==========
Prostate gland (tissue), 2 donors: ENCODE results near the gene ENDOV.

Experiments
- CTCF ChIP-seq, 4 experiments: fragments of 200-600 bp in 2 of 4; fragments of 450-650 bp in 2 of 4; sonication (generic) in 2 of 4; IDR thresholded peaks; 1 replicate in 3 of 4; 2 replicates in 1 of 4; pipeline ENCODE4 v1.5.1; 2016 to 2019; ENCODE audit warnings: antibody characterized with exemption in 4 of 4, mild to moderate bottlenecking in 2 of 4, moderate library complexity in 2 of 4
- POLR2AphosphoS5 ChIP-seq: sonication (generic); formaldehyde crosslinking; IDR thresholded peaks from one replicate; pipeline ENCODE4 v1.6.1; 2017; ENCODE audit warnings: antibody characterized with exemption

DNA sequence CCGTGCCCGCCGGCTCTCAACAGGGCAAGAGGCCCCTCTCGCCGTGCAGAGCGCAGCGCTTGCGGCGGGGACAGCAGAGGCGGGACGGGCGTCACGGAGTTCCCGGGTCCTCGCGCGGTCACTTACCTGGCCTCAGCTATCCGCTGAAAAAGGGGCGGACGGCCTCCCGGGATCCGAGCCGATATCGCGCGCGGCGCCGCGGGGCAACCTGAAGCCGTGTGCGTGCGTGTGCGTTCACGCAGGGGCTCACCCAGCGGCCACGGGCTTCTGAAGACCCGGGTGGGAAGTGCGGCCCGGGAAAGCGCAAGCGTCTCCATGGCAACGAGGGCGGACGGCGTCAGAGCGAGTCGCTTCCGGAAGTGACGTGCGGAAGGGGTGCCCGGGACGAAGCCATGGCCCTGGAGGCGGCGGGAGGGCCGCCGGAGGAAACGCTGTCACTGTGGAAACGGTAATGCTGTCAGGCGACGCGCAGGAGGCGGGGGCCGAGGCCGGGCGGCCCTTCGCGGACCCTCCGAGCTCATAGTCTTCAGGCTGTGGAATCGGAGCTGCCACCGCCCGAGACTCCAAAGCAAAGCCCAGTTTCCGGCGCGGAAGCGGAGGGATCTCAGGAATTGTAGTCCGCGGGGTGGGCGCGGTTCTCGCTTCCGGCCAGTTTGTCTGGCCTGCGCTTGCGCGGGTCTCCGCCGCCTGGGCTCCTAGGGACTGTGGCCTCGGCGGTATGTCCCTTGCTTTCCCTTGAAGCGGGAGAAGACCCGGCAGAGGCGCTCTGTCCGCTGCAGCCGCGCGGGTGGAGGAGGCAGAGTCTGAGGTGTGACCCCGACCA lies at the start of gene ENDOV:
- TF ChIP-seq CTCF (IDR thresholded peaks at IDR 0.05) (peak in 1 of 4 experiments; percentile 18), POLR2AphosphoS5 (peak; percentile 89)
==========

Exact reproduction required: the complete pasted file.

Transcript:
Prostate gland (tissue), 2 donors: ENCODE results near the gene ENDOV.

Experiments
- CTCF ChIP-seq, 4 experiments: fragments of 200-600 bp in 2 of 4; fragments of 450-650 bp in 2 of 4; sonication (generic) in 2 of 4; IDR thresholded peaks; 1 replicate in 3 of 4; 2 replicates in 1 of 4; pipeline ENCODE4 v1.5.1; 2016 to 2019; ENCODE audit warnings: antibody characterized with exemption in 4 of 4, mild to moderate bottlenecking in 2 of 4, moderate library complexity in 2 of 4
- POLR2AphosphoS5 ChIP-seq: sonication (generic); formaldehyde crosslinking; IDR thresholded peaks from one replicate; pipeline ENCODE4 v1.6.1; 2017; ENCODE audit warnings: antibody characterized with exemption

DNA sequence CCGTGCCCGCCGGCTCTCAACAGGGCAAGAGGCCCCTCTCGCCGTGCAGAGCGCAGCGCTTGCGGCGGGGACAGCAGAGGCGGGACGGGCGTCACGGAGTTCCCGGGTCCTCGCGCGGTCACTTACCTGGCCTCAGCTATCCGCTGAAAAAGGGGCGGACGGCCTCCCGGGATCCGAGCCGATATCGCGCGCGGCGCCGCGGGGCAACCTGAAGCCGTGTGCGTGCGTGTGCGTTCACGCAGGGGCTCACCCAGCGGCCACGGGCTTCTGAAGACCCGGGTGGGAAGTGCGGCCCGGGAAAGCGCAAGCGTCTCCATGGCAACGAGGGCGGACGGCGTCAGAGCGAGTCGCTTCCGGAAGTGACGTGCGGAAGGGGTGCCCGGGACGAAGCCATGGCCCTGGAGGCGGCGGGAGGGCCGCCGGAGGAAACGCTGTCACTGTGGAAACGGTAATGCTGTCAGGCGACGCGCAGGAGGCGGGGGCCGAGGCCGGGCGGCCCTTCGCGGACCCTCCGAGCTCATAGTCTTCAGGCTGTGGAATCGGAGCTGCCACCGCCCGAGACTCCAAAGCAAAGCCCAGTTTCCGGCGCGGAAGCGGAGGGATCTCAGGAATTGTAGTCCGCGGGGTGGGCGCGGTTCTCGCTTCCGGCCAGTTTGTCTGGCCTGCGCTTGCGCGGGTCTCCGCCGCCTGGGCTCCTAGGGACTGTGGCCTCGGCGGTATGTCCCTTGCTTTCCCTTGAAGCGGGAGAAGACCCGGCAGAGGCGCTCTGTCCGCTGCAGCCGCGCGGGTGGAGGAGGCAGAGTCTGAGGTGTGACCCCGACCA lies at the start of gene ENDOV:
- TF ChIP-seq CTCF (IDR thresholded peaks at IDR 0.05) (peak in 1 of 4 experiments; percentile 18), POLR2AphosphoS5 (peak; percentile 89)